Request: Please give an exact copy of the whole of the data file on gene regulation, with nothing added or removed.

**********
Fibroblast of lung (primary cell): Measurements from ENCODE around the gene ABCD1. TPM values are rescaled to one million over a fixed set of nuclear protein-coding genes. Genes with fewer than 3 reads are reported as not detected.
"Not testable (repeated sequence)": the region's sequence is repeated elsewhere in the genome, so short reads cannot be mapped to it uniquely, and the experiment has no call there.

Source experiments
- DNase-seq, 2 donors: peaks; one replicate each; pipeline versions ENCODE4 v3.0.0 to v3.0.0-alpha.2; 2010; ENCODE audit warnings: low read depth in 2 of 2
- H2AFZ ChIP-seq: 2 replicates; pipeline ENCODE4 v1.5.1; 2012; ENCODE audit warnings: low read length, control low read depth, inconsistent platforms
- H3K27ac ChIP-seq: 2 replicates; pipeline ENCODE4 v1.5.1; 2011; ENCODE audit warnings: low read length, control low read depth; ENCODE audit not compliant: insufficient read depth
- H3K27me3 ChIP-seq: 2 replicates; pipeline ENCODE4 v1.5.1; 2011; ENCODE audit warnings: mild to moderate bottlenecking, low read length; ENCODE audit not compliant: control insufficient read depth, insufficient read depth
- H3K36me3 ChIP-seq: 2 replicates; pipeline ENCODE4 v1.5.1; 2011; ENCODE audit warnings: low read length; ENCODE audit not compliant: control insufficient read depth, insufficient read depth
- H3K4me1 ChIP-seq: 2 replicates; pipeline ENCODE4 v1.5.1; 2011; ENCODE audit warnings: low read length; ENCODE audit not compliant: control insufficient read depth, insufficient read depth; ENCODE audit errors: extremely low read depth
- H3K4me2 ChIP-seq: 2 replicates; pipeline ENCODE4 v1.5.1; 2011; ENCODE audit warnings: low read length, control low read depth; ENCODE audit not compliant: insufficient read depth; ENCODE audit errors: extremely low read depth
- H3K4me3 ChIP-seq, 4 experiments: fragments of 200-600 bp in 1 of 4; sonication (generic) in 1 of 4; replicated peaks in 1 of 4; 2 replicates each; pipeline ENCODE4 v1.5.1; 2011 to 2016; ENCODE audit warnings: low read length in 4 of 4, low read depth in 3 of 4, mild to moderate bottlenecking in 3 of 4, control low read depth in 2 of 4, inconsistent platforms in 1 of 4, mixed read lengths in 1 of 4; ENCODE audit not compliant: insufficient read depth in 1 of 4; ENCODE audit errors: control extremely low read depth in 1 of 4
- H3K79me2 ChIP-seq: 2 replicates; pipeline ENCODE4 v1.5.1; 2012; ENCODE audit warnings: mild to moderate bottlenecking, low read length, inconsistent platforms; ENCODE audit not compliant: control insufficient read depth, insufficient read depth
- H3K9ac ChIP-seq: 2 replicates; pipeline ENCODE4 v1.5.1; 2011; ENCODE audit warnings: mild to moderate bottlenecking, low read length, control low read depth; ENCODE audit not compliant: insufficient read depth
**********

Fibroblast of lung (primary cell): Measurements from ENCODE around the gene ABCD1. TPM values are rescaled to one million over a fixed set of nuclear protein-coding genes. Genes with fewer than 3 reads are reported as not detected.
"Not testable (repeated sequence)": the region's sequence is repeated elsewhere in the genome, so short reads cannot be mapped to it uniquely, and the experiment has no call there.

Source experiments
- DNase-seq, 2 donors: peaks; one replicate each; pipeline versions ENCODE4 v3.0.0 to v3.0.0-alpha.2; 2010; ENCODE audit warnings: low read depth in 2 of 2
- H2AFZ ChIP-seq: 2 replicates; pipeline ENCODE4 v1.5.1; 2012; ENCODE audit warnings: low read length, control low read depth, inconsistent platforms
- H3K27ac ChIP-seq: 2 replicates; pipeline ENCODE4 v1.5.1; 2011; ENCODE audit warnings: low read length, control low read depth; ENCODE audit not compliant: insufficient read depth
- H3K27me3 ChIP-seq: 2 replicates; pipeline ENCODE4 v1.5.1; 2011; ENCODE audit warnings: mild to moderate bottlenecking, low read length; ENCODE audit not compliant: control insufficient read depth, insufficient read depth
- H3K36me3 ChIP-seq: 2 replicates; pipeline ENCODE4 v1.5.1; 2011; ENCODE audit warnings: low read length; ENCODE audit not compliant: control insufficient read depth, insufficient read depth
- H3K4me1 ChIP-seq: 2 replicates; pipeline ENCODE4 v1.5.1; 2011; ENCODE audit warnings: low read length; ENCODE audit not compliant: control insufficient read depth, insufficient read depth; ENCODE audit errors: extremely low read depth
- H3K4me2 ChIP-seq: 2 replicates; pipeline ENCODE4 v1.5.1; 2011; ENCODE audit warnings: low read length, control low read depth; ENCODE audit not compliant: insufficient read depth; ENCODE audit errors: extremely low read depth
- H3K4me3 ChIP-seq, 4 experiments: fragments of 200-600 bp in 1 of 4; sonication (generic) in 1 of 4; replicated peaks in 1 of 4; 2 replicates each; pipeline ENCODE4 v1.5.1; 2011 to 2016; ENCODE audit warnings: low read length in 4 of 4, low read depth in 3 of 4, mild to moderate bottlenecking in 3 of 4, control low read depth in 2 of 4, inconsistent platforms in 1 of 4, mixed read lengths in 1 of 4; ENCODE audit not compliant: insufficient read depth in 1 of 4; ENCODE audit errors: control extremely low read depth in 1 of 4
- H3K79me2 ChIP-seq: 2 replicates; pipeline ENCODE4 v1.5.1; 2012; ENCODE audit warnings: mild to moderate bottlenecking, low read length, inconsistent platforms; ENCODE audit not compliant: control insufficient read depth, insufficient read depth
- H3K9ac ChIP-seq: 2 replicates; pipeline ENCODE4 v1.5.1; 2011; ENCODE audit warnings: mild to moderate bottlenecking, low read length, control low read depth; ENCODE audit not compliant: insufficient read depth